Nothing about a small firm is simple

On October 24, 2010, in news, by

I think SBS has done a disservice in making active directory deployments easy.  Then when one needs to migrate one doesn’t realize that this isn’t a trivial thing.  For several years…ever since SBS can no longer to an inplace upgrade people have been asking for an easier migration.  Something simple.  But we’re overlooking the obvious.  We grow complexity over time.  We add printers and shares and databases and line of business applications and it’s not simple anymore.

If there is one thing and one thing only that I will tell you to do before migrating is run the as that will for sure catch the number one gotcha — journalwrap errors. 

But people want simple printer migrations and the problem points out the age of printers and the various printer driver issues.

People want an easy exchange migration and the Exchange team has changed the database format between 2003, 2007, and now 2010. 

When we start moving things, making the decisions to move to the cloud there were be issues as well.

The best thing you can do is understand that making something simple never is, and only if you have inflexibility for small businesses will a “Simple” migration occur.


One Response to Nothing about a small firm is simple

  1. Joe Raby says:

    I’m trying to run Aurora through it’s paces, and wanted to see how well it’ll handle different workloads and roles.

    My router doesn’t support UPnP properly (it’s a gimped Vonage V-Portal 1-port router hooked up to a Netgear unmanaged Gbe switch), so I have to set up port forwarding manually. I wanted to have DaRT boot images on the server, so that meant setting up WDS. My router doesn’t support DHCP options, so that meant installing the DHCP role on the server. Plus, I have a network printer that I want to have installed on every workstation in the domain. That means install x64 and x86 print drivers on the server and set up a DHCP reservation and GPO for deployment. And then I have two wireless access points (one is used in another room as a bridge, hooked to a couple of wired computers). More DHCP reservations for those…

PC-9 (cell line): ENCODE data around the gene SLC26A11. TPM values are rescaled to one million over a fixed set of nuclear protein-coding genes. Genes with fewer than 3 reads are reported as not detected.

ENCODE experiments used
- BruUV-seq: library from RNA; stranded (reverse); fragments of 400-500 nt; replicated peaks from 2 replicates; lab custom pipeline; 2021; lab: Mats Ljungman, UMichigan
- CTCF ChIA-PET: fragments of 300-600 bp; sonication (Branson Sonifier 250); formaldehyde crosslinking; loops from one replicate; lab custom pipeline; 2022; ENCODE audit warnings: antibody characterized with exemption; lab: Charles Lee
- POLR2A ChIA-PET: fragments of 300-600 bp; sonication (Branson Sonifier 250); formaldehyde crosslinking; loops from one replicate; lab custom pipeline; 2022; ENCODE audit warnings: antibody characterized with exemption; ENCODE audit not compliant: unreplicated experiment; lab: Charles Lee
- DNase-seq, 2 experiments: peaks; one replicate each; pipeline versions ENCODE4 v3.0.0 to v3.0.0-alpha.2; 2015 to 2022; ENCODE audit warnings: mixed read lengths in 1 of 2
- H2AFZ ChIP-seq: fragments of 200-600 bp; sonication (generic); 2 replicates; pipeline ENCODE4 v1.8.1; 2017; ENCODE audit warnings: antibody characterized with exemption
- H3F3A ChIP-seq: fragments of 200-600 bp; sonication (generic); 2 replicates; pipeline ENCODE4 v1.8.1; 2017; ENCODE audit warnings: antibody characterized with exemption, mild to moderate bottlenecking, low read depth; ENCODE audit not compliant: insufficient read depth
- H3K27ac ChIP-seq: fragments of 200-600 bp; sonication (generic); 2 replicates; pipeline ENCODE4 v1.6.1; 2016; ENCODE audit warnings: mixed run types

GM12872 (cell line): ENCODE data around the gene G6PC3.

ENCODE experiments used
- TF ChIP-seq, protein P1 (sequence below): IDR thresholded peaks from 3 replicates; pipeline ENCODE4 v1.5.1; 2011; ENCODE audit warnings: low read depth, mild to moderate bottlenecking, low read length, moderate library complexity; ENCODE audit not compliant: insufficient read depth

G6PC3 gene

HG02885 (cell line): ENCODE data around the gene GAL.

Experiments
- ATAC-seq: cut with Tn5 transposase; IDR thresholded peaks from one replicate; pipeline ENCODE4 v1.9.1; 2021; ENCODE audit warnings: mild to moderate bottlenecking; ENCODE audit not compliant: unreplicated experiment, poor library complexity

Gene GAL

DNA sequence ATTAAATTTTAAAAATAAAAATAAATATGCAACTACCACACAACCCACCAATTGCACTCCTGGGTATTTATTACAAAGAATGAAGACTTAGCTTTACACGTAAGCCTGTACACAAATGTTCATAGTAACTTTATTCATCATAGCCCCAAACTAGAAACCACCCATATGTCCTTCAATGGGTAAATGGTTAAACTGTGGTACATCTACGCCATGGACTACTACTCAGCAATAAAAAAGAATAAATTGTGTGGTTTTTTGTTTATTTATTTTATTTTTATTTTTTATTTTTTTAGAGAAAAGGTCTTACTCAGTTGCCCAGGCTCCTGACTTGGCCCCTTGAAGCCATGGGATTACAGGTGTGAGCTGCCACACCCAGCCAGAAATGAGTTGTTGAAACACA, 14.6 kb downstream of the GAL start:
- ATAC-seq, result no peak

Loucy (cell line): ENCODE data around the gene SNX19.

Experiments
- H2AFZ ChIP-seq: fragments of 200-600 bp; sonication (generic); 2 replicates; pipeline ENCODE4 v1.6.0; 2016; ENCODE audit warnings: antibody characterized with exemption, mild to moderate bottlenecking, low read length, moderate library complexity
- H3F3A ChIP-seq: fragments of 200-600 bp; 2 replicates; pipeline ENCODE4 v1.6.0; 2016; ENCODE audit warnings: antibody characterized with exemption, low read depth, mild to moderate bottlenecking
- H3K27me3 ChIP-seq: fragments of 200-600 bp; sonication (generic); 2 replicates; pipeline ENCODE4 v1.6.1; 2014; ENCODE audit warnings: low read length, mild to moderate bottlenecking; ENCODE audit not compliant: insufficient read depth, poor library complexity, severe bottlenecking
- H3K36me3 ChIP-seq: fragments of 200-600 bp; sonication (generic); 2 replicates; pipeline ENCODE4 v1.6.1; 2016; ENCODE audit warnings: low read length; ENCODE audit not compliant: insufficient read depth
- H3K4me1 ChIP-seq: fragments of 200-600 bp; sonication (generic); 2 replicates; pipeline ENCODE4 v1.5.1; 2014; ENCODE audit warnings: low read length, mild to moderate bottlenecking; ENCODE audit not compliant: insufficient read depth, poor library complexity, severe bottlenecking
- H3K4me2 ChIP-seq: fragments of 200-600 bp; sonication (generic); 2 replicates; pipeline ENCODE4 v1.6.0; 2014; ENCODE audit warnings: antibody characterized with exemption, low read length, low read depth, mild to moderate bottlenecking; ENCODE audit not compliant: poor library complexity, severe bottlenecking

Is this the kind of setup Microsoft recommends for Aurora? For the role of uneducated IT Goto Guy for drop-in deployment in an office? Not bloody likely!

    I do still like having all of the network stuff on the server box though. I do prefer using DHCP reservations over static IPs any day (except for the server, of course). Using reservations means you can manage them from one spot. Sometimes I don’t bother if DNS updates correctly, but I hate having to go to each device to configure a static IP.